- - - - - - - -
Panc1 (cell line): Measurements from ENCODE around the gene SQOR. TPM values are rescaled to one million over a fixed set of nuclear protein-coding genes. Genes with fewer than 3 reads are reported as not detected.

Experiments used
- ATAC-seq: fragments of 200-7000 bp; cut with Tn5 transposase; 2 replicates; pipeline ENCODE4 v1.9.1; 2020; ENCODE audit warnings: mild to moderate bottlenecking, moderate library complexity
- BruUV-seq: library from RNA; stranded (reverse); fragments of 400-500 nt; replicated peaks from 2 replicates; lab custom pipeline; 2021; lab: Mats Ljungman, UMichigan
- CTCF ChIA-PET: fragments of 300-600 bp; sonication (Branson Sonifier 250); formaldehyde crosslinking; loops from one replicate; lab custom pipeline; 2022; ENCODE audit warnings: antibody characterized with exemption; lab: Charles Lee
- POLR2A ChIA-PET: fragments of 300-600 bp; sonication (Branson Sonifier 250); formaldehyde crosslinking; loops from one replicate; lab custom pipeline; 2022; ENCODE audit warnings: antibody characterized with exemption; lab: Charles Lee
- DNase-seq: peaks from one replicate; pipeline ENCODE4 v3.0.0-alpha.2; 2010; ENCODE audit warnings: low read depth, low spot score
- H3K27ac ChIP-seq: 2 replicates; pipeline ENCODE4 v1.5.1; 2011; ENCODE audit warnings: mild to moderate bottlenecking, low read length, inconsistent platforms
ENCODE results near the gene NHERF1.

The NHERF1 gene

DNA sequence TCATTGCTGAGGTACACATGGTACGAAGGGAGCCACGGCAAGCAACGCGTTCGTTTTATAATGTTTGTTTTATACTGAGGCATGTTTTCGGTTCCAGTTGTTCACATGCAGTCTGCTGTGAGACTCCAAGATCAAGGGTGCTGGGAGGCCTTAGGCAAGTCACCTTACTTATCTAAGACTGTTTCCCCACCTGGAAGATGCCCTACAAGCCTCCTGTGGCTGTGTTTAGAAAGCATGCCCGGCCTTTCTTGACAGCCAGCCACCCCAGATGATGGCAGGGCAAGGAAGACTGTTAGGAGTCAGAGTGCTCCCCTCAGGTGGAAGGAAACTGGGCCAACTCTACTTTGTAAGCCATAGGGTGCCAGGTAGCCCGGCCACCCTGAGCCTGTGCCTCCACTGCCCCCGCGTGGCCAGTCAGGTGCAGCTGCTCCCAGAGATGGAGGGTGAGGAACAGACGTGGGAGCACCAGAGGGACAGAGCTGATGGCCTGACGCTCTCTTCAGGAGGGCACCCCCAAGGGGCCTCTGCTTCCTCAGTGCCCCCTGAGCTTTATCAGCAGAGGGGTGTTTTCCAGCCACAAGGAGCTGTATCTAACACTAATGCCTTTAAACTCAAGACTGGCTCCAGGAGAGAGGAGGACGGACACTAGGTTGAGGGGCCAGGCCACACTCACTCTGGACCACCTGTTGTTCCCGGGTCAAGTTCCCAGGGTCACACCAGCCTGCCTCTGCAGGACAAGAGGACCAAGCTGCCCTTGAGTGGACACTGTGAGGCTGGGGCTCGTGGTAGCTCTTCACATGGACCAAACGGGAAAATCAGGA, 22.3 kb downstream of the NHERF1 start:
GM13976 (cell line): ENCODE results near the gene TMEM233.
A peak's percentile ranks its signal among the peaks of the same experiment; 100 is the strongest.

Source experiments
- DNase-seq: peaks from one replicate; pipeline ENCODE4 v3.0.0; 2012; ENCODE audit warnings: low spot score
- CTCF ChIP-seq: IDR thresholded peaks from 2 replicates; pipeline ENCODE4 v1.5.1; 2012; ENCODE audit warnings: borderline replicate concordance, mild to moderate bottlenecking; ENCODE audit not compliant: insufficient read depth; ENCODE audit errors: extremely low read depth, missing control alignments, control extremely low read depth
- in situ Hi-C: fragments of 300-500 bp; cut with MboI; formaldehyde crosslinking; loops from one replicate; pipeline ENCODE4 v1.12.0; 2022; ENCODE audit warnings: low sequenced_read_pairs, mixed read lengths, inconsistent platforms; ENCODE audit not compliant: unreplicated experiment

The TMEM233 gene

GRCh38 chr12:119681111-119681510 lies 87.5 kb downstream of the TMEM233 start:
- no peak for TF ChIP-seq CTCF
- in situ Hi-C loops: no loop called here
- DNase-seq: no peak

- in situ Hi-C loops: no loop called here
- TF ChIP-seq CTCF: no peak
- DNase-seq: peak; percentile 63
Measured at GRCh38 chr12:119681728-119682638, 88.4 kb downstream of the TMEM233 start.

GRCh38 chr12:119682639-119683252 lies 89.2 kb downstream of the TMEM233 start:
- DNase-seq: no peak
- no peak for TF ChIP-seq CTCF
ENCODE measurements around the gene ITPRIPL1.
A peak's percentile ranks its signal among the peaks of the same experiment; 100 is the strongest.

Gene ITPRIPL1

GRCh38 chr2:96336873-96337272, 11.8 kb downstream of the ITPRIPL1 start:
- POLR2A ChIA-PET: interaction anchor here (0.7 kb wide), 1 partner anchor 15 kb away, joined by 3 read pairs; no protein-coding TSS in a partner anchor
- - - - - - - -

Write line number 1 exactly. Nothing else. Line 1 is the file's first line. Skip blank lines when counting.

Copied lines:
Panc1 (cell line): Measurements from ENCODE around the gene SQOR. TPM values are rescaled to one million over a fixed set of nuclear protein-coding genes. Genes with fewer than 3 reads are reported as not detected.